I Film stu­dio in talks over 1MDB fund­ing

Financial Times USA - - FRONT PAGE - J EEVAN VASAGAR — SI NGAPORE

The Hol­ly­wood stu­dio be­hind The Wolf of Wall Street is in talks with the US jus­tice depart­ment to set­tle a law­suit al­leg­ing the film was funded via the scan­dal-hit Malaysian fund 1MDB.—

The Hol­ly­wood stu­dio be­hind The Wolf of Wall Street is in talks with the US jus­tice depart­ment to set­tle a law­suit al­leg­ing the film was funded with money di­verted from 1MDB, the Malaysian state in­vest­ment fund mired in a multi­bil­lion-dol­lar em­bez­zle­ment scan­dal.

The civil case against the movie, which starred Leonardo DiCaprio as crooked trader Jor­dan Belfort, is a com­po­nent of the largest as­set seizure the US has brought un­der an anti-klep­toc­racy ini­tia­tive established in 2010.

Fed­eral prose­cu­tors and lawyers for Red Gran­ite Pic­tures asked a Cal­i­for­nia fed­eral judge this week to ex­tend a dead­line in the law­suit so they could “fo­cus on their on­go­ing negotiations”.

“The par­ties have been ac­tively dis­cussing a po­ten­tial set­tle­ment that would com­pletely resolve this mat­ter,” lawyers for both sides told the judge in Los Angeles in a joint state­ment, ac­cord­ing to a court doc­u­ment.

The 1MDB case, in which US prose­cu­tors are mov­ing to seize $1bn in as­sets, in­clud­ing profits from the 2013 Martin Scors­ese film, is re­garded as a test of US author­i­ties’ will­ing­ness and abil­ity to fight grand cor­rup­tion.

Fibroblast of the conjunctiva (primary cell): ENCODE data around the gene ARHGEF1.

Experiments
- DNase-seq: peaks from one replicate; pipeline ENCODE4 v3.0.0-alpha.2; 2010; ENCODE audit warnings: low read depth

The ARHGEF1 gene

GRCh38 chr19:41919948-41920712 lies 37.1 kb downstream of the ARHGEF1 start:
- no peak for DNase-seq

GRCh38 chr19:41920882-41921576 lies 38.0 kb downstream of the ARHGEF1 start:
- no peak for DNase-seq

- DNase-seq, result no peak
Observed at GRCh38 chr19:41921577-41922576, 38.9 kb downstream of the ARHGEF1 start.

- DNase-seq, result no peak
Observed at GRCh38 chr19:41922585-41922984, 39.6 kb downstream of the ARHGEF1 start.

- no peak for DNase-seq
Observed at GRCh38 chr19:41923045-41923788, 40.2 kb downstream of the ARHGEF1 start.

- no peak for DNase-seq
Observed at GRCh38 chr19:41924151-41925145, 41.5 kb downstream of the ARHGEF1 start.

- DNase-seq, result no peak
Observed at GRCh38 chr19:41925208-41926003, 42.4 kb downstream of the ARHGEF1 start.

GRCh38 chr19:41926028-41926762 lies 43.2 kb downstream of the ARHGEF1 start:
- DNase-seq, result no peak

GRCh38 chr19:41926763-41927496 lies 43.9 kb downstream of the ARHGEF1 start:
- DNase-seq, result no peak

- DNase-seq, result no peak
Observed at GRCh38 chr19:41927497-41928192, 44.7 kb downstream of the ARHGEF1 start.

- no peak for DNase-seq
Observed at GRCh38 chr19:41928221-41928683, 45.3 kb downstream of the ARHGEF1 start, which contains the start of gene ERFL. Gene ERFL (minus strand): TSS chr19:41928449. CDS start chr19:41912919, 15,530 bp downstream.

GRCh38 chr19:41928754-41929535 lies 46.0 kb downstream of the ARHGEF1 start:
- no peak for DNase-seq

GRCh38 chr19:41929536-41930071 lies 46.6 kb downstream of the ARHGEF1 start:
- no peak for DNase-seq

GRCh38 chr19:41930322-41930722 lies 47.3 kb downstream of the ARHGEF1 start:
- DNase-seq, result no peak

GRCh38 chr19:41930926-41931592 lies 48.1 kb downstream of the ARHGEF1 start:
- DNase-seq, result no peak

Red Gran­ite Pic­tures was co-founded by Riza Aziz, a step­son of Na­jib Razak, Malaysian prime min­is­ter, who set up 1MDB in 2009.

In a state­ment last July, when the US civil claim was filed, the film com­pany said: “To Red Gran­ite’s knowl­edge, none of the fund­ing it re­ceived four years ago was in any way il­le­git­i­mate and there is noth­ing in to­day’s civil law­suit claim­ing that Red Gran­ite knew oth­er­wise.”

The film is Mr Scors­ese’s most suc­cess­ful at the box of­fice, gen­er­at­ing $392m in worldwide ticket sales.

As well as al­leg­ing that The Wolf of Wall Street re­ceived il­licit fi­nance, US prose­cu­tors al­lege that Mr Aziz used money di­verted from 1MDB to buy prop­er­ties in Bev­erly Hills, New York and London.

In a pre­vi­ous court fil­ing, lawyers for Mr Aziz de­scribed him as an “in­no­cent owner” of the prop­er­ties. He did not en­gage in a money-laun­der­ing transac- tion or any other of­fence, the lawyers said.

Mr Aziz is a friend of Jho Low, a Malaysian busi­ness­man who played no for­mal role at 1MDB but was deeply in­volved in its op­er­a­tions, ac­cord­ing to US author­i­ties. Mr Low re­ceived a “spe­cial thanks” credit at the end of The Wolf of Wall Street.

When Mr DiCaprio won a Golden Globe for his per­for­mance in the film, he thanked Mr Aziz and Mr Low, say­ing: “Thank you for not only be­ing col­lab­o­ra­tors but tak­ing a risk on this movie, truly.”

US prose­cu­tors al­lege that Mr Low and his as­so­ciates pur­chased as­sets in­clud­ing a Bom­bardier jet and the Viceroy L’Er­mitage ho­tel in Bev­erly Hills as part of a con­spir­acy to laun­der funds stolen from 1MDB.

Mr Low has pre­vi­ously de­nied wrong­do­ing in re­la­tion to the fi­nan­cial scan­dal. Mr Low and his fam­ily have taken le­gal steps to con­test the US as­set seizure.

Red Gran­ite Pic­tures de­clined to com­ment. The move to set­tle the case was first re­ported by The Hol­ly­wood Re­porter.

Hol­ly­wood drama: Leonardo DiCaprio as crooked trader Jor­dan Belfort in ‘The Wolf of Wall Street’

Newspapers in English

Newspapers from USA

© PressReader. All rights reserved.